He said: "It's very easy to drop into the line of how terrible it could have been, which it could have been, but also it could not have happened at all.

"We were very unlucky to have that experience at all – but ultimately what we did saved our lives."

The pair paddled towards a nearby village for help, where locals rushed to their aid, while frantically trying to send an SOS message.

They used their Garmin InReach2 device to alert authorities, seeing a Peruvian naval gunboat swoop in to rescue them three hours later.

Their attackers were later arrested by local police and one had to undergo surgery as it emerged he had also been shot in the hip.


But this wasn't John and Ian's first brush with death on their mammoth expedition along the Amazon – as they were kidnapped by reclusive tribes TWICE.

The Marines said they were earlier "abducted" by villagers after crossing into Peru, where they had been warned locals don't take tourists well.

Ian, from Exeter, Devon, who now works in security and property management, said they were "essentially detained" by the first community they ran into.

He explained: "Some young men lassoed our boat to the shore, and were pretty worried about us being there."

The pair had to negotiate with the locals using "broken Spanish" as the group argued over their fate.

John added: "We were kind of just sitting there as the villagers and elders debated between each other thinking 'so are we going to be stoned to death, or let go'.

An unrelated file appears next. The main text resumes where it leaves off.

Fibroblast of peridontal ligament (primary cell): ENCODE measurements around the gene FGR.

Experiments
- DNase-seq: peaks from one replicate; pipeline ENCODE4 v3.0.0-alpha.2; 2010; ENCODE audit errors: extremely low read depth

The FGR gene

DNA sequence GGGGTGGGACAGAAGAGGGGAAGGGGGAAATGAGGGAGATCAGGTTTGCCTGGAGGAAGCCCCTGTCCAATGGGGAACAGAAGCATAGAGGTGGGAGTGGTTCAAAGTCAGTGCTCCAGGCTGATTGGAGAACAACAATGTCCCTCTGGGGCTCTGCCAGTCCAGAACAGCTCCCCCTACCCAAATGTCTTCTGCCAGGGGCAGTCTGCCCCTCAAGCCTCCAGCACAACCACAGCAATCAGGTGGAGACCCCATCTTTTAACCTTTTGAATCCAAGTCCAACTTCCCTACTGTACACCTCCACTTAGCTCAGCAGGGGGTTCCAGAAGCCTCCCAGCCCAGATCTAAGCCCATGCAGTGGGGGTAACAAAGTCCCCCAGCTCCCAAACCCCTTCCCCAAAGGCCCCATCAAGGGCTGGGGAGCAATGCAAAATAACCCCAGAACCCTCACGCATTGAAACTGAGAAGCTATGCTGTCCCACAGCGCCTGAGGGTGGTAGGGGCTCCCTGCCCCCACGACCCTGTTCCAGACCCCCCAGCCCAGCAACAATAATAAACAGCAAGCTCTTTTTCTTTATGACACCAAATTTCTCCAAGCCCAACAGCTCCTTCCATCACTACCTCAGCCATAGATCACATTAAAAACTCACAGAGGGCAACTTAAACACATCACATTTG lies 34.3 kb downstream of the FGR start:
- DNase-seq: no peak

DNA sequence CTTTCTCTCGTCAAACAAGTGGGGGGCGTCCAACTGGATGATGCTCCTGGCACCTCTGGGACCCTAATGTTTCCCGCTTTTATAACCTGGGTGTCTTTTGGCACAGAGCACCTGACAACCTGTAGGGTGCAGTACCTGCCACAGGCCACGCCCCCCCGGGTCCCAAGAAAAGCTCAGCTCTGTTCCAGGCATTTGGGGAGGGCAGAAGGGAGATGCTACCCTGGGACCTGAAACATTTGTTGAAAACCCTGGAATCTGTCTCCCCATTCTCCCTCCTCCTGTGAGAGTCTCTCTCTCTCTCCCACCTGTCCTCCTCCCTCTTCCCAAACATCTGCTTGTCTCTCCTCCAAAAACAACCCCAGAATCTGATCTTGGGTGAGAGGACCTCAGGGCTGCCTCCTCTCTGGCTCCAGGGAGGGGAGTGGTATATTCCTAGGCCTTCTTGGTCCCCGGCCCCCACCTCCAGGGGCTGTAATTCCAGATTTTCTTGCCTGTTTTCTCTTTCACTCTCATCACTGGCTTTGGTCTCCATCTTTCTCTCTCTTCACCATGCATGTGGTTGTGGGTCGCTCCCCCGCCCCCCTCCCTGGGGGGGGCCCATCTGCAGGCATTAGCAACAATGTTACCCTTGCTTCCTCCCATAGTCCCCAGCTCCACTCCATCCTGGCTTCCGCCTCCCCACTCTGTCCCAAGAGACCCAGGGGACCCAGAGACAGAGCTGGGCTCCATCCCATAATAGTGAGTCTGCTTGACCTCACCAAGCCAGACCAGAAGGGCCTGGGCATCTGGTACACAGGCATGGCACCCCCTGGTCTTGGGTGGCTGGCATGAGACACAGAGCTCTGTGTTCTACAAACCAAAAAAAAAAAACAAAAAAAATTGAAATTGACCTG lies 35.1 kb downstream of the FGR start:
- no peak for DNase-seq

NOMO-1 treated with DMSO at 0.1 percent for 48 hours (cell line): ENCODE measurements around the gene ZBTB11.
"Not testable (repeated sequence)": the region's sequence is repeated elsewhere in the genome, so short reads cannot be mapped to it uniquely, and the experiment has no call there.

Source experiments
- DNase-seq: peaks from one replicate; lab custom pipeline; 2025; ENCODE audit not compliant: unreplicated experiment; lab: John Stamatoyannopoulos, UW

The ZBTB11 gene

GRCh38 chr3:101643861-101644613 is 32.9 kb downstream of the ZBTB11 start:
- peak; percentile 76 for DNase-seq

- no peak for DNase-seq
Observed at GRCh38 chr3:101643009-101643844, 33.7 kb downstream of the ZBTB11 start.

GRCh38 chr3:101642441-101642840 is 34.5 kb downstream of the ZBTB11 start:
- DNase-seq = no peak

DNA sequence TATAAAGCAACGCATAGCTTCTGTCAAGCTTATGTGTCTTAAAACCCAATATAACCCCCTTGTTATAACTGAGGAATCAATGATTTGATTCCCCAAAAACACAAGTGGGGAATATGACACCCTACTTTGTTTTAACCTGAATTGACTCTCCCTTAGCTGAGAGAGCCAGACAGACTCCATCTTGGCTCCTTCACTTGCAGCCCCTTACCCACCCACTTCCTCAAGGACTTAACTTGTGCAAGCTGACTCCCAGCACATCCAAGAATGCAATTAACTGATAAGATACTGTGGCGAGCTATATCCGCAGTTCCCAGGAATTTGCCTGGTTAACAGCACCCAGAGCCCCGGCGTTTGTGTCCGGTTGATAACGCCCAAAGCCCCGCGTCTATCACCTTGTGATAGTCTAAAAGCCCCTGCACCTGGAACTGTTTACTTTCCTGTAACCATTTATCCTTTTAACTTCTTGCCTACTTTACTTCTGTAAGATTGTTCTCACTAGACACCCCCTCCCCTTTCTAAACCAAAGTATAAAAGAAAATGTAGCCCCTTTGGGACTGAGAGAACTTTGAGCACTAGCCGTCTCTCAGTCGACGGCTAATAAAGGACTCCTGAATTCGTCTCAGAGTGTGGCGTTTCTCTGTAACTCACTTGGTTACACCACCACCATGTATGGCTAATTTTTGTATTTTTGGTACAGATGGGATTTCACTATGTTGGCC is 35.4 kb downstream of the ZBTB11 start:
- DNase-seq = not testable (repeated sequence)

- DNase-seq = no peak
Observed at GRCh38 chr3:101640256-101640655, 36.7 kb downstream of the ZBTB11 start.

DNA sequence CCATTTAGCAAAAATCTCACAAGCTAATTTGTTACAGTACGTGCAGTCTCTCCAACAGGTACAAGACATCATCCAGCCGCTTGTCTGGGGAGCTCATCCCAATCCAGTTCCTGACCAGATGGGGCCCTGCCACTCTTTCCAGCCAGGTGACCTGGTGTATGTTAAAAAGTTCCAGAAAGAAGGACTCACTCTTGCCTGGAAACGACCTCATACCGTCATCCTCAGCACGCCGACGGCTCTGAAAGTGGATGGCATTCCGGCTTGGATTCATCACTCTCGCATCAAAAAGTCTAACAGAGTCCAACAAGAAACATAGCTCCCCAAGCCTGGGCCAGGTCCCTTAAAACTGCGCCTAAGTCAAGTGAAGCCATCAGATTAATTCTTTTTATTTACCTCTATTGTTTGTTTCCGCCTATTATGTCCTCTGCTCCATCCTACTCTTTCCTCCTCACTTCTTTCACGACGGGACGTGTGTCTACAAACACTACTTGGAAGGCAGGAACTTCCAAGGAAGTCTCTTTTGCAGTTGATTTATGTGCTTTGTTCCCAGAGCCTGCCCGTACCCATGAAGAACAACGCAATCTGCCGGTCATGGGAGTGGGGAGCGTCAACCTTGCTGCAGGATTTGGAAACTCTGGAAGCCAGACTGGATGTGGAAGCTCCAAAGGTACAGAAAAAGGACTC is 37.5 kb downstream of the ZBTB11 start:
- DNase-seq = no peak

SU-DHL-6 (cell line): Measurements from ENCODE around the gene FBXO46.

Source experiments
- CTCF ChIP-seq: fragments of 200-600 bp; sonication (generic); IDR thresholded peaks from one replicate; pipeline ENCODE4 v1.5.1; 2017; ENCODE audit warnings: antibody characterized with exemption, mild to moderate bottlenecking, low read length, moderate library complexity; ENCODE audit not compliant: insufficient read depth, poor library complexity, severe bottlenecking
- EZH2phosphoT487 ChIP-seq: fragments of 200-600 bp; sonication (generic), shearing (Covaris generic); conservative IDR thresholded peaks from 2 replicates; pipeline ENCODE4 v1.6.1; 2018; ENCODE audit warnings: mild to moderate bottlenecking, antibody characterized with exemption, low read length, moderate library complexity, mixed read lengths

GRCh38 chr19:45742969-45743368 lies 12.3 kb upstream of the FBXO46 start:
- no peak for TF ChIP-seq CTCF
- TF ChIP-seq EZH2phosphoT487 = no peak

"After it happened once, we were more used to it. But the first time it was a strange experience.

"We didn't expect to have two-legged problems, we expected eight-legged issues with spiders. We actually had no issues with nature really."

The pals were later held up by another isolated tribe – but again miraculously managed to wrangle their way to freedom.

However, their latest attack has forced them to abandon their world-first expedition which first began in late April – for now.

We didn't expect to have two-legged problems, we expected eight-legged issues with spiders

The marines had hoped the adventure, inspired by John's dad, could help them fundraise for a string of charities close to their hearts.

The duo planned to raise cash for the Royal Marines Charity, Rainforest Concern and several other mental-health charities.

Their epic journey, sponsored by outdoor company Tiso, would have carried them a record-breaking 5,128km to Belém in Brazil.

But they had to call time on their adventure around 200km from the Brazilian border.

John and Ian returned home in early August and quickly began planning their return – but say they now intend to take a few more thrill seekers with them.

The marine turned rope access technician added: "We discussed it afterwards, with beers, and the best thing to do really was come back and reassure our families.

"The incident hadn't had an adverse effect on us, but returning to see terrified Whatsapp messages from everyone made us realise we needed to leave.

"Also, my arm isn't really working – so I needed to see an orthopaedic specialist. But we're not abandoning it, we're just postponing."

John and Ian said their first point of call will be the small community who offered them aid after their clash with the pirates.

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They plan to return with armfuls of "thank you gifts" to show their appreciation.

"When we go back completely depends on fundraising, but I think we're both itching to get to the finish line," John said.